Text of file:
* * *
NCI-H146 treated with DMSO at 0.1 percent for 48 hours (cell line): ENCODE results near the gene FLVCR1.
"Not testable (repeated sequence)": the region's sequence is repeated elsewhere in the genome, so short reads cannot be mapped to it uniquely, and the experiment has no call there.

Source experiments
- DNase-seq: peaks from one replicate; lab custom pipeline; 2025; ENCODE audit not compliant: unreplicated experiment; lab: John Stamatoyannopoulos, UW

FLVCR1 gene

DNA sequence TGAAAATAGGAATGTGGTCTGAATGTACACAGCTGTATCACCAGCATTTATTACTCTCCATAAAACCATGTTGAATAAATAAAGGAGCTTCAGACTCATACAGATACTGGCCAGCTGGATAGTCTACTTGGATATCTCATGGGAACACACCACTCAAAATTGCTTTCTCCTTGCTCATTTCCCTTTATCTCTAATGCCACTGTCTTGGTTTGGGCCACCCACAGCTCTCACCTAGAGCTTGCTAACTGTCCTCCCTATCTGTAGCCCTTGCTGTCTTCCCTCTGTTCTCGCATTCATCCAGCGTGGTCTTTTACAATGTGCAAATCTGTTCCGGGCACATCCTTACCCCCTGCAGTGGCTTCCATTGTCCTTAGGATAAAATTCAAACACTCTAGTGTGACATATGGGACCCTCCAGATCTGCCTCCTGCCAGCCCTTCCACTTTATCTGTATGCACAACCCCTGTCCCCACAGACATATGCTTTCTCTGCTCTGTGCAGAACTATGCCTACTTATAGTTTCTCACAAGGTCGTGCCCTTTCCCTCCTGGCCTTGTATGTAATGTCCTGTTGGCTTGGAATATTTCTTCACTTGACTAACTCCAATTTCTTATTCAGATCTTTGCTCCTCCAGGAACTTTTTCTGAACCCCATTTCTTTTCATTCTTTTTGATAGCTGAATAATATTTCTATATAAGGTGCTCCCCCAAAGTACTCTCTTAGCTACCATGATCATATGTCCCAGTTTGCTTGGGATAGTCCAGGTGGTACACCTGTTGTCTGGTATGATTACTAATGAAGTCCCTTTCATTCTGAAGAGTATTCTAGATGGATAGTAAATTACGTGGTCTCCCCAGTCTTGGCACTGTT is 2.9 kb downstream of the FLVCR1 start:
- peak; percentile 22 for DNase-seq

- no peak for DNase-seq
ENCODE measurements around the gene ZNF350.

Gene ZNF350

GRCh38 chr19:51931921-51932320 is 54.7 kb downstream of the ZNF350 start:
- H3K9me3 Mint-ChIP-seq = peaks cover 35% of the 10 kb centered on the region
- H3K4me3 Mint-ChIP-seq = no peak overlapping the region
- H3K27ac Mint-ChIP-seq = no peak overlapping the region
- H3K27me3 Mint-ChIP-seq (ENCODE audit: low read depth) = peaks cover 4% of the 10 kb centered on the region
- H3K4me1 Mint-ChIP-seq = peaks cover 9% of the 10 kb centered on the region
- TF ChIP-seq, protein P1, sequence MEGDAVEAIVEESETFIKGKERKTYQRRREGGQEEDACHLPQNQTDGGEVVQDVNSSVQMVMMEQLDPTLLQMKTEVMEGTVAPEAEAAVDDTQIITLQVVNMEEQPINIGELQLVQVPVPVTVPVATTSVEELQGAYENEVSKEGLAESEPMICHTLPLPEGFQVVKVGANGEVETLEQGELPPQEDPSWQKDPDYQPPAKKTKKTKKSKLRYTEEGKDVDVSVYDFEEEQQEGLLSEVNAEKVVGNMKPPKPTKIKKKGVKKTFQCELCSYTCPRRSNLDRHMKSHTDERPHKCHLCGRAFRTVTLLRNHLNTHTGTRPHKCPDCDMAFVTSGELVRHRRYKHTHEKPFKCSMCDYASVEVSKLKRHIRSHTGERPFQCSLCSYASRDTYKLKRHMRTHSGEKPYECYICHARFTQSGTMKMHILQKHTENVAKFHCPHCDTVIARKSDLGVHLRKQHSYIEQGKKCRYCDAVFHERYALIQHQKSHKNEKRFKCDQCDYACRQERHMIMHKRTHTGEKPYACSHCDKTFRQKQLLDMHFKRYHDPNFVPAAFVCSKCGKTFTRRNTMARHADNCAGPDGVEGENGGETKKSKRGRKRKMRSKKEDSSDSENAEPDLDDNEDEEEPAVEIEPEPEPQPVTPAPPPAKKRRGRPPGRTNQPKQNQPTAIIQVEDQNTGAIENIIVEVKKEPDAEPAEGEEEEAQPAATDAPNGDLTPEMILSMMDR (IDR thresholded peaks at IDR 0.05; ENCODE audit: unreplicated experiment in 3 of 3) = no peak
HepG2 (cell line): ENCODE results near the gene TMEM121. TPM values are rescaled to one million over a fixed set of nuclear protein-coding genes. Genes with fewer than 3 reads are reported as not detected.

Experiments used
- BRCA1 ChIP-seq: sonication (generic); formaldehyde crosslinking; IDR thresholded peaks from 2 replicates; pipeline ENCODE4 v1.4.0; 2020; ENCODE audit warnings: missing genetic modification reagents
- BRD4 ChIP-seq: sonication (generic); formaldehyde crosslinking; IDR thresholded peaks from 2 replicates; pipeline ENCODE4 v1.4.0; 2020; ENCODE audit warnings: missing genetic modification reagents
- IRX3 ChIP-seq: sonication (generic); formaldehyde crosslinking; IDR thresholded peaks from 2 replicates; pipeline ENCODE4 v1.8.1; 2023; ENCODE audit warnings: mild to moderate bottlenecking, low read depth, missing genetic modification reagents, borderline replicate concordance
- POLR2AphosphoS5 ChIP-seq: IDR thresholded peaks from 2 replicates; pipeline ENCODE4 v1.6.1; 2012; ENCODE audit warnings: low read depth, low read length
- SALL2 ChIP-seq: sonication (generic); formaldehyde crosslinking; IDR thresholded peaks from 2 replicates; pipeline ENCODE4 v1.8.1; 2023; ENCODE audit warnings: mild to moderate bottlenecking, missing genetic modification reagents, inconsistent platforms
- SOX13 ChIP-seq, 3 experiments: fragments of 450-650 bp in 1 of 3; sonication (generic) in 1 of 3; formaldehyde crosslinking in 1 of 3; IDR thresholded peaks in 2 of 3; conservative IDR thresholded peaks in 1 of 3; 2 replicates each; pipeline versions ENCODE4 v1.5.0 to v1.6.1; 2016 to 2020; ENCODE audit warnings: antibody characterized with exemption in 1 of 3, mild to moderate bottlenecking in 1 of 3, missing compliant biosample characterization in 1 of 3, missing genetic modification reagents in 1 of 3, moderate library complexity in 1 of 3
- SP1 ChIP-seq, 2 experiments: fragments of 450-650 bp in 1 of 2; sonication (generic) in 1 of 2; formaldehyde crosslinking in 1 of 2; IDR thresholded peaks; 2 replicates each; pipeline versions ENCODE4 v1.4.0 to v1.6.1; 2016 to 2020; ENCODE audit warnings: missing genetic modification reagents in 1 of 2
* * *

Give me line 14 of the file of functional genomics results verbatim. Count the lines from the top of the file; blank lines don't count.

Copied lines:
- H3K27ac Mint-ChIP-seq = no peak overlapping the region